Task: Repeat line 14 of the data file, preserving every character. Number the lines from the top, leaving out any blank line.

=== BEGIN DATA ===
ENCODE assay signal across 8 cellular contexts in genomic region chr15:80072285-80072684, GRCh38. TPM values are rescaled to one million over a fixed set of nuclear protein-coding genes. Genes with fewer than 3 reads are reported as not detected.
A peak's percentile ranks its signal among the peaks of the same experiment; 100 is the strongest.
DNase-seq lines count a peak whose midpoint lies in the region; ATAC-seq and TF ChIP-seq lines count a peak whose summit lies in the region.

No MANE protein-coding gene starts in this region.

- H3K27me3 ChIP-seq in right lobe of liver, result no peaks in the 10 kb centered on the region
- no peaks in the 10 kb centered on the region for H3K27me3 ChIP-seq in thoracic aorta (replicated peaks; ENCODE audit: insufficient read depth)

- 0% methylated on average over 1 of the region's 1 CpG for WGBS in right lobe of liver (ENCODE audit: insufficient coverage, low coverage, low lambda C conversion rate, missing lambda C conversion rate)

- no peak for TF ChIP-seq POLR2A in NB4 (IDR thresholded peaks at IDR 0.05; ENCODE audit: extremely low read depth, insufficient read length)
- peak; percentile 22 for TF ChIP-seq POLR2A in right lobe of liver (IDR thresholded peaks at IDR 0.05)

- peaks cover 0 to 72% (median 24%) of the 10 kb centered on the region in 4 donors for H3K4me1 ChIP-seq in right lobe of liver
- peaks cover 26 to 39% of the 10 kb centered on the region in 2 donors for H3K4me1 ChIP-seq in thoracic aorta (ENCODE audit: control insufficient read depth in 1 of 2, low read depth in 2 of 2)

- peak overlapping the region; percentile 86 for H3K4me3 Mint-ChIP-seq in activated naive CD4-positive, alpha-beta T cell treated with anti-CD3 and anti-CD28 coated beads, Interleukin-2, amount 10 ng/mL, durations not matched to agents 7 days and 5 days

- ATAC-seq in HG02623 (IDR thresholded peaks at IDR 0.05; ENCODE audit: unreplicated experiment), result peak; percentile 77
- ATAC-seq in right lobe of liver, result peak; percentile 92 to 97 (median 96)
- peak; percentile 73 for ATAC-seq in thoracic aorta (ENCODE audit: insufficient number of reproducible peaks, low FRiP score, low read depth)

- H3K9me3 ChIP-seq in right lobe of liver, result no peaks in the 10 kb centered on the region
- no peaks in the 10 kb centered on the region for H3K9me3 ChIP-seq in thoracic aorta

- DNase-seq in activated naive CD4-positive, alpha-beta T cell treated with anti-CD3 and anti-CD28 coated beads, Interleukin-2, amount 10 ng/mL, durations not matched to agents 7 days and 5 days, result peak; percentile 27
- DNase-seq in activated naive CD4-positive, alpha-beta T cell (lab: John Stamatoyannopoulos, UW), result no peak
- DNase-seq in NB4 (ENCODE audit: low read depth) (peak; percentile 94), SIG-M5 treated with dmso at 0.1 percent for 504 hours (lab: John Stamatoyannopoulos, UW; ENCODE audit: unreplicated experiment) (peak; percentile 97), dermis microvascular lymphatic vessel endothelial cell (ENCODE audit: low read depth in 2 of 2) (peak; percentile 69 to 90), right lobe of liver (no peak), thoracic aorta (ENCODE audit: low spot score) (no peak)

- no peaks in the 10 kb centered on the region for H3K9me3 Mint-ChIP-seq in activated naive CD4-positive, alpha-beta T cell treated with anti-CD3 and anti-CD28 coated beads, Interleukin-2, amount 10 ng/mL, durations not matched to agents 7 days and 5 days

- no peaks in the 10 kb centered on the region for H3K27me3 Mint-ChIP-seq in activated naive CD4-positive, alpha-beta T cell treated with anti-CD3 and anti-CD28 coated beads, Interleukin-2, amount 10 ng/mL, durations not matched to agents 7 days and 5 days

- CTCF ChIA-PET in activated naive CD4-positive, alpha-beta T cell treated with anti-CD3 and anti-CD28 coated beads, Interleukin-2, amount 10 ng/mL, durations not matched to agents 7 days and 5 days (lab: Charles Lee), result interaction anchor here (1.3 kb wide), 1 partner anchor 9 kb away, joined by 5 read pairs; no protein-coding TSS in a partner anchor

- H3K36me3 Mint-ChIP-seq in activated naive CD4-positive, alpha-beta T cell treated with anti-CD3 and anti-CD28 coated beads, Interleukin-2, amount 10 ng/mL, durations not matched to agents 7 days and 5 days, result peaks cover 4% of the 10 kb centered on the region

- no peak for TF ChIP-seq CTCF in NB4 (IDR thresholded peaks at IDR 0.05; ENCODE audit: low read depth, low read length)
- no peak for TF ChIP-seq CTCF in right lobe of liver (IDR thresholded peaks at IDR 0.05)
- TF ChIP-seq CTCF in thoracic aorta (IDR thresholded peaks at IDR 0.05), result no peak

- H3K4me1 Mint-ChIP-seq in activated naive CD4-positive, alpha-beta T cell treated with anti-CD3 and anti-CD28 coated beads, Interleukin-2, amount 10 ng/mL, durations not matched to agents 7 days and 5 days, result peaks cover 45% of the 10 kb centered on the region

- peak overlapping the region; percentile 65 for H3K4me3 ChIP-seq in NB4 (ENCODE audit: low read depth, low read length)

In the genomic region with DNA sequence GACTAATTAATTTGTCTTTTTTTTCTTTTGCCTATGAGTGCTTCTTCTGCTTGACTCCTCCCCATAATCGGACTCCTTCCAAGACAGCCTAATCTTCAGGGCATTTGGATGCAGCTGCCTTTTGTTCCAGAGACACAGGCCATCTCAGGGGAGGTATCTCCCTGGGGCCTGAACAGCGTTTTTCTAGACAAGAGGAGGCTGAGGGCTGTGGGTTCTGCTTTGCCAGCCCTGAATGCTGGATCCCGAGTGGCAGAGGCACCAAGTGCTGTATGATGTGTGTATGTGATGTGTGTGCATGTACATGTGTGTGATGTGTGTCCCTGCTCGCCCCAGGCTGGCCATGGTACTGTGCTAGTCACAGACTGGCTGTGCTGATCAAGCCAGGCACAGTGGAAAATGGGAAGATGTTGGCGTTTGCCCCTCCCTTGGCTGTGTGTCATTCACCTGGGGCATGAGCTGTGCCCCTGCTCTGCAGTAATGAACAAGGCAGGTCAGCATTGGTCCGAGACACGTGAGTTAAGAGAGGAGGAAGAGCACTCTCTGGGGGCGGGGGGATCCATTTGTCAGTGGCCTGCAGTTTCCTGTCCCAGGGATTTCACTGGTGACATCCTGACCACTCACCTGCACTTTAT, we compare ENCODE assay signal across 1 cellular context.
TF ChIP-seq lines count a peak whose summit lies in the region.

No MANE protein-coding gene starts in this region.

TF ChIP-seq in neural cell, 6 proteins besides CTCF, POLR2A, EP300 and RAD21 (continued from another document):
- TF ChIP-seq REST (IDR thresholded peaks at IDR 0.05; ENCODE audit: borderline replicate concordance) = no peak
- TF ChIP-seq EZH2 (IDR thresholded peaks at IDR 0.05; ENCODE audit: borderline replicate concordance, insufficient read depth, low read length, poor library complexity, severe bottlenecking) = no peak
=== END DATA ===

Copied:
- ATAC-seq in right lobe of liver, result peak; percentile 92 to 97 (median 96)